Prescription drugs are chemically formulated to have a particular effect in the body. Some examples of bodily effects are lowering blood pressure, reducing inflammation, or increasing blood flow. Prescription drugs have become important tools in the management of conditions and diseases, but do you know how to store your drugs? Or which medications shouldn’t be taken together? The management of prescription drug use can be confusing and tricky, so we outlined some tips that may be useful.
Did you know that you can compromise the ability of your meds to do what they are supposed to do if you store them incorrectly? Exposure to heat can alter the chemical composition of your prescription drugs making them less effective at treating you. Most medications can be stored at room temperature (20 to 25°C, 68 to 77°F) although others need to be stored in the refrigerator. So move your meds out of the washroom cabinet, because bathrooms can get very humid and very hot, and find out exactly how you should be storing them.
Keep in mind that prolonged storage in a hot car on your way home from the pharmacy can also compromise your meds. It is important to ensure your drugs are stored in a place where the temperature does not fluctuate a lot (e.g. near doors and windows that are frequently opened to the outside environment), or in rooms that do not have A/C in the summer. In the event of a power outage, be aware that meds in the fridge or in rooms that usually have A/C may be affected.
Be wary of drug interactions – talk to experts!
Medications often have more than one effect in the body. For example, Advil causes decreases in both pain and inflammation but also acts as a blood thinner to slow down clot formation. This is important to consider since some medications shouldn’t be taken at the same time because a) you may be cancelling out the effect of one medication (e.g. taking antibiotics while on oral birth control can make some contraceptives ineffective) or b) one treatment may increase the activity of another resulting in harmful effects.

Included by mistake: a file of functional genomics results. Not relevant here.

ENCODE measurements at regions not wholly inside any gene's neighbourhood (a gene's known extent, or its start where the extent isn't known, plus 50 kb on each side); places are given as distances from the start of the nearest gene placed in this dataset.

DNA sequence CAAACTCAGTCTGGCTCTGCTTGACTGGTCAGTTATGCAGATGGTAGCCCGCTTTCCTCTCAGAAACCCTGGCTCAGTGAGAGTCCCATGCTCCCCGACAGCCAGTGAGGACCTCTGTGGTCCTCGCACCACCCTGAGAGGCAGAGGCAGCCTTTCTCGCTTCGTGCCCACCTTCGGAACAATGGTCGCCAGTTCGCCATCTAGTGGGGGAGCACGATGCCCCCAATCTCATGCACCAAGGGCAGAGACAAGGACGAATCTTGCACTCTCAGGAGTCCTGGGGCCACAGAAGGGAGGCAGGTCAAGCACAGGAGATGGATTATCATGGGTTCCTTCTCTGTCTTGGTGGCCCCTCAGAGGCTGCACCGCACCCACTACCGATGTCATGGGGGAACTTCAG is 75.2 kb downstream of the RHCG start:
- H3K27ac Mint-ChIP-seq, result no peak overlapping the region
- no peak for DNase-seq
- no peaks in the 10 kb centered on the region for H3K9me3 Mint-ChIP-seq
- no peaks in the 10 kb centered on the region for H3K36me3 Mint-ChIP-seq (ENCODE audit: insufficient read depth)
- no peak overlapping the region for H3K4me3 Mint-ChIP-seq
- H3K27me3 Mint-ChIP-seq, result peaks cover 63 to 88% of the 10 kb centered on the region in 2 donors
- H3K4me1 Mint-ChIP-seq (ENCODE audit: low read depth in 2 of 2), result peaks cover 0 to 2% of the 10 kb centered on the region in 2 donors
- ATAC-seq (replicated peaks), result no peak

Beyond interactions between two different medications, prescription drugs can also interact with alcohol and chemicals found in cigarettes and certain foods and herbal supplements. Since it is nearly impossible for the average patient to know all potential drug interactions and contraindications (i.e. when something should not be used) we highly recommend you have open lines of communication with your pharmacist and physician. This is especially important if you visit more than one pharmacy or clinic since the person in charge of your care may have an incomplete picture of your health. Healthcare professionals are experts in prescription drugs but they can’t help you if you don’t tell them what medications you are taking, whether you smoke or consume alcohol, or are taking any supplements. By informing both your pharmacist and physician, you are just providing yourself a safety check in case one healthcare professional happens to miss something.
Get your family involved
Once you’ve informed healthcare professionals about your medication use, take a moment to inform your family members. We recommend that you make lists of the dose and frequency of use for each drug you are taking and post a copy on the fridge. Provide other copies to your family members to keep in their purses or wallets, and keep a copy with yourself. This way if there is ever an emergency situation, the information will be readily available should you be unable to provide it. Furthermore, having your family involved in your health care will decrease the chance you forget to take your meds because someone else can remind you!